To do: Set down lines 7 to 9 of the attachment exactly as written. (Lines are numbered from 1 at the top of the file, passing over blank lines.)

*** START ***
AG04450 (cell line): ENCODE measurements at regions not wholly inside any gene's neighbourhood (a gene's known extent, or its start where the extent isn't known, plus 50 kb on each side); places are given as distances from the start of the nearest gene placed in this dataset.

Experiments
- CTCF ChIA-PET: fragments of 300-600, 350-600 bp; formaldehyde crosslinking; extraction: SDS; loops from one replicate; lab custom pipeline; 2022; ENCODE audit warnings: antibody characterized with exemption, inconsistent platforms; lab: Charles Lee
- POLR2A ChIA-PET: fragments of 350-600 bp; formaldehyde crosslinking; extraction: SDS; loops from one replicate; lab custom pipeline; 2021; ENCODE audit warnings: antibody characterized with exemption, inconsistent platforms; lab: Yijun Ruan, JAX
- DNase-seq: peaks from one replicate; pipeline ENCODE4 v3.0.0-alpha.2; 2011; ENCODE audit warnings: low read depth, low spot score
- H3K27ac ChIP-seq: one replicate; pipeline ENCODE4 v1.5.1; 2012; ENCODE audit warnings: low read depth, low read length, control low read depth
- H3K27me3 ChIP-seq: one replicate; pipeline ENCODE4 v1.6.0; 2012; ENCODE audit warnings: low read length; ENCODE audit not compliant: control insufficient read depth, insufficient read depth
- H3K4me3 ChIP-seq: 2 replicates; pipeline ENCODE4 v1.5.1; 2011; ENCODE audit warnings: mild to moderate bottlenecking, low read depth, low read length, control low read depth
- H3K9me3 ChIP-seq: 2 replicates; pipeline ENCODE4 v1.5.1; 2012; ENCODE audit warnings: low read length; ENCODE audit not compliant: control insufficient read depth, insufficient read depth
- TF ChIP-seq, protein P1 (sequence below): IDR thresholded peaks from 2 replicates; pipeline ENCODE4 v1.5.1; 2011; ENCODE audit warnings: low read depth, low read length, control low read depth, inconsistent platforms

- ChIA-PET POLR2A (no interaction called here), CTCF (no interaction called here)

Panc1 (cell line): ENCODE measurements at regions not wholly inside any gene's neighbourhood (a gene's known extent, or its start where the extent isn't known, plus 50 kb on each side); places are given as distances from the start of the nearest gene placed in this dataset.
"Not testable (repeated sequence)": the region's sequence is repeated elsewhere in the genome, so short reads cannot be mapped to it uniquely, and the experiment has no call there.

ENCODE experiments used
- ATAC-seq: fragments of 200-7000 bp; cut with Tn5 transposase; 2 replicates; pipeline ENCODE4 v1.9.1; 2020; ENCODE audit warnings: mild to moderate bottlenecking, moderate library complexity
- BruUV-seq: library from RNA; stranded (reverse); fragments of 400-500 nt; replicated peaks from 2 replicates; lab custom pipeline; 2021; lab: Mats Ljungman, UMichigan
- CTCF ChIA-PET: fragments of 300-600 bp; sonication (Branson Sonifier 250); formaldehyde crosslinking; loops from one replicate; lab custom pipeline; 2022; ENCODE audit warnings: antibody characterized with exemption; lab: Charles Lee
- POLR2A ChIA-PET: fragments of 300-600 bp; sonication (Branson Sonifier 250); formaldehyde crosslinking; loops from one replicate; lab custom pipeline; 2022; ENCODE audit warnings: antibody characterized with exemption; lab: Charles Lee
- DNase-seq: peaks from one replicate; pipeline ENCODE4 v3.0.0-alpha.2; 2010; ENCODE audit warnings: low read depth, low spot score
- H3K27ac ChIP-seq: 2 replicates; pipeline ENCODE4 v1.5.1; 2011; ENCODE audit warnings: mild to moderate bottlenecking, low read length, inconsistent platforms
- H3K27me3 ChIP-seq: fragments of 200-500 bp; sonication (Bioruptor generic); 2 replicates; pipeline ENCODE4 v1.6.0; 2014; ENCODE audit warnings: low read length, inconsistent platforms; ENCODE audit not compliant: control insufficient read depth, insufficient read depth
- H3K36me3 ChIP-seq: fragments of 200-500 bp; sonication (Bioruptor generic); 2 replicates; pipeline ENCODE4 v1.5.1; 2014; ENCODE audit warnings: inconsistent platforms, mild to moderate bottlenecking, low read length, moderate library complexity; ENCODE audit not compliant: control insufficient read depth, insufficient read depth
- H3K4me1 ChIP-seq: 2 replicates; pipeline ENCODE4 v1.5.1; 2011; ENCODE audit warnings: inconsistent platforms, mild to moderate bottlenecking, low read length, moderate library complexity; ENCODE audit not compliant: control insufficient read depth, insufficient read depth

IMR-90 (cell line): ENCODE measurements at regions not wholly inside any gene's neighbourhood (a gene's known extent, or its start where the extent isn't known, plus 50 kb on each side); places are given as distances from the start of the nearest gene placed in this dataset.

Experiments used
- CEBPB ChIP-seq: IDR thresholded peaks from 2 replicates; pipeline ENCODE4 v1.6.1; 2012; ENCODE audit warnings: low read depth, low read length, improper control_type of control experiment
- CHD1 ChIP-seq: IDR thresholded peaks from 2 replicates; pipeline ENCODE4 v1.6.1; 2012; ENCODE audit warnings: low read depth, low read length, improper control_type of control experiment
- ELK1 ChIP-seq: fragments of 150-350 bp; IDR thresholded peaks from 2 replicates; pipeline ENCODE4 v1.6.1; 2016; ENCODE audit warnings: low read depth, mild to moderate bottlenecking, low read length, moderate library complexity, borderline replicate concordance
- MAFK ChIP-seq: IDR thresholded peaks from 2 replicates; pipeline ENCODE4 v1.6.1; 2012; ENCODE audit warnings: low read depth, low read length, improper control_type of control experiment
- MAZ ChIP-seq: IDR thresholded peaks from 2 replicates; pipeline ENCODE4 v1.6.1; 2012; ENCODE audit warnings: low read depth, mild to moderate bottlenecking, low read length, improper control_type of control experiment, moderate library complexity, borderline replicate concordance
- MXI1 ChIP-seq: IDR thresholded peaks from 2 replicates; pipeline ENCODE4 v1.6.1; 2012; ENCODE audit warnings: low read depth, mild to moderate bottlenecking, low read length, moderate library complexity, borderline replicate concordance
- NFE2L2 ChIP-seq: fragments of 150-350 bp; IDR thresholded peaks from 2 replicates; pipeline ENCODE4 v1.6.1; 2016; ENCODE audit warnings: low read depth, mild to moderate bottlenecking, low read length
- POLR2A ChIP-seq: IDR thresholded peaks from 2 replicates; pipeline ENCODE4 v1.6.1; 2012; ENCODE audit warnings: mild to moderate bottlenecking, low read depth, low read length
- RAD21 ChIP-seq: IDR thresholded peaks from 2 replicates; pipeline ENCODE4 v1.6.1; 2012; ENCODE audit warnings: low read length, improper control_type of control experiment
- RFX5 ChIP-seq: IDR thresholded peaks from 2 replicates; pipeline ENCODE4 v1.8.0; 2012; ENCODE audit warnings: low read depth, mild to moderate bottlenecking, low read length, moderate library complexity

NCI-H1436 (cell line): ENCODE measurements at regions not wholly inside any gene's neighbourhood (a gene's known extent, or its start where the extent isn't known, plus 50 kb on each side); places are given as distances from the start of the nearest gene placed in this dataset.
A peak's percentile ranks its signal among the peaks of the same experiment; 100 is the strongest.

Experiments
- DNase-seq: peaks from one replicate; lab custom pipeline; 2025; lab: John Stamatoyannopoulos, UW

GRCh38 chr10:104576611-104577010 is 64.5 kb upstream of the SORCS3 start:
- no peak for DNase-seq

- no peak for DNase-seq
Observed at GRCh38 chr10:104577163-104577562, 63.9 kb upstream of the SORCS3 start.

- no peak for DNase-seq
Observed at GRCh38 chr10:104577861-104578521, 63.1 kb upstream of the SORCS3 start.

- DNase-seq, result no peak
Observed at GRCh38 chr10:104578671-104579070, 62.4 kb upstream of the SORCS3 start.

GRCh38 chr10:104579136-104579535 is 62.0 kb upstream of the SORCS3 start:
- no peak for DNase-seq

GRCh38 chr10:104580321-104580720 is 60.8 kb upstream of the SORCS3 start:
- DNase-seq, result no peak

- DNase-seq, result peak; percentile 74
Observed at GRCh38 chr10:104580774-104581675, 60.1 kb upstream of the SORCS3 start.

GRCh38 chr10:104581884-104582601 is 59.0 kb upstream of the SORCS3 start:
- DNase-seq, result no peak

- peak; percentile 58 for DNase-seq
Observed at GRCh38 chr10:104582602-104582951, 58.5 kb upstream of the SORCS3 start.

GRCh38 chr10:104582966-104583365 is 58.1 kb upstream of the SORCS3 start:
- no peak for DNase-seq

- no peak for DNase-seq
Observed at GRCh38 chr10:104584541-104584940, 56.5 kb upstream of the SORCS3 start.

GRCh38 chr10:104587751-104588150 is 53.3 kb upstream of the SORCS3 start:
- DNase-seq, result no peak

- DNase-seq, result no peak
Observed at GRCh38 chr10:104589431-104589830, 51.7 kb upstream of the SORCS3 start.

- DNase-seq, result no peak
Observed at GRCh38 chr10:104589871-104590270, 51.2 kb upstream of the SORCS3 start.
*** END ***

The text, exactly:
- H3K27me3 ChIP-seq: one replicate; pipeline ENCODE4 v1.6.0; 2012; ENCODE audit warnings: low read length; ENCODE audit not compliant: control insufficient read depth, insufficient read depth
- H3K4me3 ChIP-seq: 2 replicates; pipeline ENCODE4 v1.5.1; 2011; ENCODE audit warnings: mild to moderate bottlenecking, low read depth, low read length, control low read depth
- H3K9me3 ChIP-seq: 2 replicates; pipeline ENCODE4 v1.5.1; 2012; ENCODE audit warnings: low read length; ENCODE audit not compliant: control insufficient read depth, insufficient read depth